(CNN) -- The two largest parties after last week's election in Ireland agreed early Sunday to form a coalition government.
The center-right Fine Gael and center-left Labour parties made the deal after lengthy talks, meeting a weekend deadline, Fine Gael leader and Prime Minister-designate Enda Kenny said.
"I am happy to tell you that we have concluded an agreement, the finer details of which are being worked out," Kenny told reporters.
Both parties were expected to ratify the deal Sunday, with Labour holding a special conference to vote on the agreement reached by senior party officials.
The coalition negotiations followed the record election defeat of the former governing party, Fianna Fail, over its handling of Ireland's economic collapse.
Fine Gael emerged as the biggest party at the election but didn't gain an overall majority, prompting Kenny's talks with Labour.
Kenny said during the election campaign one of his top priorities was to renegotiate the country's multibillion-dollar bailout package.
The Dublin government negotiated the 85 billion-euro ($118 billion) loan package from the European Union, International Monetary Fund and individual European nations late last year. It was prompted by the crippling cost of the government's bailout of Irish banks during the financial crisis, but it was extremely unpopular with voters, as was the accompanying government austerity budget.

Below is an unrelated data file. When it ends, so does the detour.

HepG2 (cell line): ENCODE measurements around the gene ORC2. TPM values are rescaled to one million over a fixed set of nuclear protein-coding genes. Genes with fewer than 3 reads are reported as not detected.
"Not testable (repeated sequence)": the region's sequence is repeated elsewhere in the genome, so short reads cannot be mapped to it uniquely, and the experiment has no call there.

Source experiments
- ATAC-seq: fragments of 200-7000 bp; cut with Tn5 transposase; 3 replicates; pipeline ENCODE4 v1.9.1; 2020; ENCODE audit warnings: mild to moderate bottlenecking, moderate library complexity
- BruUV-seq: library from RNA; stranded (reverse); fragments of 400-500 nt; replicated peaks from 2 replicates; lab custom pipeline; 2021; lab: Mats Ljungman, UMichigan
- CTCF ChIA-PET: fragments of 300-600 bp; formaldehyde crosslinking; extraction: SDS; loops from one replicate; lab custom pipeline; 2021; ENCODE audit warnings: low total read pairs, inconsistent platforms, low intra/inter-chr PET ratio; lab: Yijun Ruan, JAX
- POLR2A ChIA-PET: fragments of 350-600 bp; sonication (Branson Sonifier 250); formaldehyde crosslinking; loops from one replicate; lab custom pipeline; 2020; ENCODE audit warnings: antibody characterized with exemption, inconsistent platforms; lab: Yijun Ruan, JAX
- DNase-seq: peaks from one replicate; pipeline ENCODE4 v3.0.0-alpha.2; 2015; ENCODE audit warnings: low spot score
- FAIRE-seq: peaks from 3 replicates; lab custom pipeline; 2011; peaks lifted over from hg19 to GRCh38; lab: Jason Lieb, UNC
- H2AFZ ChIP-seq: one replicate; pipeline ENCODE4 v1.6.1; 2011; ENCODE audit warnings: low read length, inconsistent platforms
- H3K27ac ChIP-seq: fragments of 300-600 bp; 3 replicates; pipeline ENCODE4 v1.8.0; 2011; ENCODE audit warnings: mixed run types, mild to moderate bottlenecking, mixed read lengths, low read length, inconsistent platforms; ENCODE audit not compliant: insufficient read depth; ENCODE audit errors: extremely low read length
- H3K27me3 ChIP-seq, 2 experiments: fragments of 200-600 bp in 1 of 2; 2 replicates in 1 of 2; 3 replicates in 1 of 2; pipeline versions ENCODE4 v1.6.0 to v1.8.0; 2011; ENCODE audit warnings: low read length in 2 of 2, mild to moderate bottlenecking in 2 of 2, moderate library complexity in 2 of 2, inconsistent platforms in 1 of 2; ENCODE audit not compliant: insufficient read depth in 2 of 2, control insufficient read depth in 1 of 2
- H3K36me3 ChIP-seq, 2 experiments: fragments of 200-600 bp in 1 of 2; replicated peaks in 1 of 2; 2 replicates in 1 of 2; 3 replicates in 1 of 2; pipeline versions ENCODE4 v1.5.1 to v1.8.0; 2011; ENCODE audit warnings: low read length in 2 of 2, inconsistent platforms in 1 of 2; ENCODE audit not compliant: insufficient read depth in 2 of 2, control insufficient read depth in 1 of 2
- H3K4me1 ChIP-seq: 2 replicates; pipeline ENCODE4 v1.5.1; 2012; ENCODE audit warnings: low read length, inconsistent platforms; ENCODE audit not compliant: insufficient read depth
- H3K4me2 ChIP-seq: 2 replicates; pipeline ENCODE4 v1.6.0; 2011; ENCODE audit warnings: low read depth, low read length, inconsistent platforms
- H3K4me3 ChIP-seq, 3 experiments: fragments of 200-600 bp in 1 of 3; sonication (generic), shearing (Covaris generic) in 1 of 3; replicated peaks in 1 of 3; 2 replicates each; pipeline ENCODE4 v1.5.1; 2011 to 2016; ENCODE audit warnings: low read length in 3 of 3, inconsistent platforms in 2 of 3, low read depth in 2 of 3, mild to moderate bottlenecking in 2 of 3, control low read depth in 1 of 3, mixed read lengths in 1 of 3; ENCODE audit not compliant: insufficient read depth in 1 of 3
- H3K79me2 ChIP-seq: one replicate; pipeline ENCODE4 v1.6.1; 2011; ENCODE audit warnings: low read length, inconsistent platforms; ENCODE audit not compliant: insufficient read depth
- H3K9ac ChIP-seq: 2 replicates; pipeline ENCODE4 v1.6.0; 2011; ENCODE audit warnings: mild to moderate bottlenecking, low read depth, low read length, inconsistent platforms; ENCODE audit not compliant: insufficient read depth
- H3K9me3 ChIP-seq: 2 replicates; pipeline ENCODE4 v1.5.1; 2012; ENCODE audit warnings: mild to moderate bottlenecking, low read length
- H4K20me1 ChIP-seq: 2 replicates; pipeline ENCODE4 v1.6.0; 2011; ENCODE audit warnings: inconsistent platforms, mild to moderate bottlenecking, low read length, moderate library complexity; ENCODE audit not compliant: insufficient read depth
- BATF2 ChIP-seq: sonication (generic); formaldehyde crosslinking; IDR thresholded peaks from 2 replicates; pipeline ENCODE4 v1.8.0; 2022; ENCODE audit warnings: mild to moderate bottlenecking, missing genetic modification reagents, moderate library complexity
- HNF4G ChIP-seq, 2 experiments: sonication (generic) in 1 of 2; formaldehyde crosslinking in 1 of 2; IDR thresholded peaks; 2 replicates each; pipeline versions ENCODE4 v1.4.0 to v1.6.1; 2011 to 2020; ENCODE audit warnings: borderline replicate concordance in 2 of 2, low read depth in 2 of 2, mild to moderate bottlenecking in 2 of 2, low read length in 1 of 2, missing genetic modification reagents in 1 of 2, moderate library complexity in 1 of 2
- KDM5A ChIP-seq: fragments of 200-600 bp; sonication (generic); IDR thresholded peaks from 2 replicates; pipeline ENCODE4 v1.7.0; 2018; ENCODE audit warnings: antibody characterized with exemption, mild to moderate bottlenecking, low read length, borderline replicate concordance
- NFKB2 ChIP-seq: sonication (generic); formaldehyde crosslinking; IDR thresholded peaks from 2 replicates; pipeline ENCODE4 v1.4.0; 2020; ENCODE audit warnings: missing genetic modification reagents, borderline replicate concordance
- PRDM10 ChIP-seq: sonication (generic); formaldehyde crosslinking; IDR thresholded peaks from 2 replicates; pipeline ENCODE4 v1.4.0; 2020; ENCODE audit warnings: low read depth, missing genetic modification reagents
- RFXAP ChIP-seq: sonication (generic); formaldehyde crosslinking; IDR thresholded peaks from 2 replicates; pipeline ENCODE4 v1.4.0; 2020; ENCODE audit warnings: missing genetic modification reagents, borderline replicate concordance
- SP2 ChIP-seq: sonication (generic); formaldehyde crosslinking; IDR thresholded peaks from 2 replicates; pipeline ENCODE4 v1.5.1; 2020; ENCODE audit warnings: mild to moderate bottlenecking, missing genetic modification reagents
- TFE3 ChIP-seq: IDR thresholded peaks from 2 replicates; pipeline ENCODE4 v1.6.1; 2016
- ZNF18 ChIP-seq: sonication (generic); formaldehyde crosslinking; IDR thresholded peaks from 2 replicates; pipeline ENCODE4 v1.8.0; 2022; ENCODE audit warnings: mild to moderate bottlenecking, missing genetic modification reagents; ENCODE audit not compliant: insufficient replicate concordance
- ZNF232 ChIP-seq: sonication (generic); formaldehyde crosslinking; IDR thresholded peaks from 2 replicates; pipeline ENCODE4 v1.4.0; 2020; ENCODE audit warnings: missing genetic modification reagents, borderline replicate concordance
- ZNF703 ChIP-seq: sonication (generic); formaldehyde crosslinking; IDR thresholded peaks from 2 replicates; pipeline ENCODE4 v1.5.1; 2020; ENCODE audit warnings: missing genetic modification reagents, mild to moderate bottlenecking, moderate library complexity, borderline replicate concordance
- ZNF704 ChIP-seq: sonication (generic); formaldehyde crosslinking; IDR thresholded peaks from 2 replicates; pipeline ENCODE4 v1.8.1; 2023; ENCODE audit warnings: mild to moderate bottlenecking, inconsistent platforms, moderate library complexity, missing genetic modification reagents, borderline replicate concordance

Many voters blamed Fianna Fail for the country's monetary woes, and Prime Minister Brian Cowen was so unpopular he had to step down as party leader before the election.
Fine Gael leader Kenny has already raised the issue of the financial bailout with European leaders who called to congratulate him on his imminent appointment as prime minister, or taoiseach.
He has also spoken by telephone to European Commission President Jose Manuel Barroso.
Kenny was in Helsinki, Finland, Friday for a meeting of the European People's Party, with which Fine Gael is affiliated. He is due to follow that up with a meeting at the European Council in Brussels, Belgium, next week.
The contacts are intended to garner support for renegotiating the loan package.
Kenny described the Irish election as "a democratic revolution at the ballot box."
Fine Gael, Labour and Sinn Fein all won record numbers of seats, but Fianna Fail suffered a crushing defeat, losing three-quarters of its lawmakers.
The Green Party, which had been in coalition with Fianna Fail, lost all six of its members of parliament.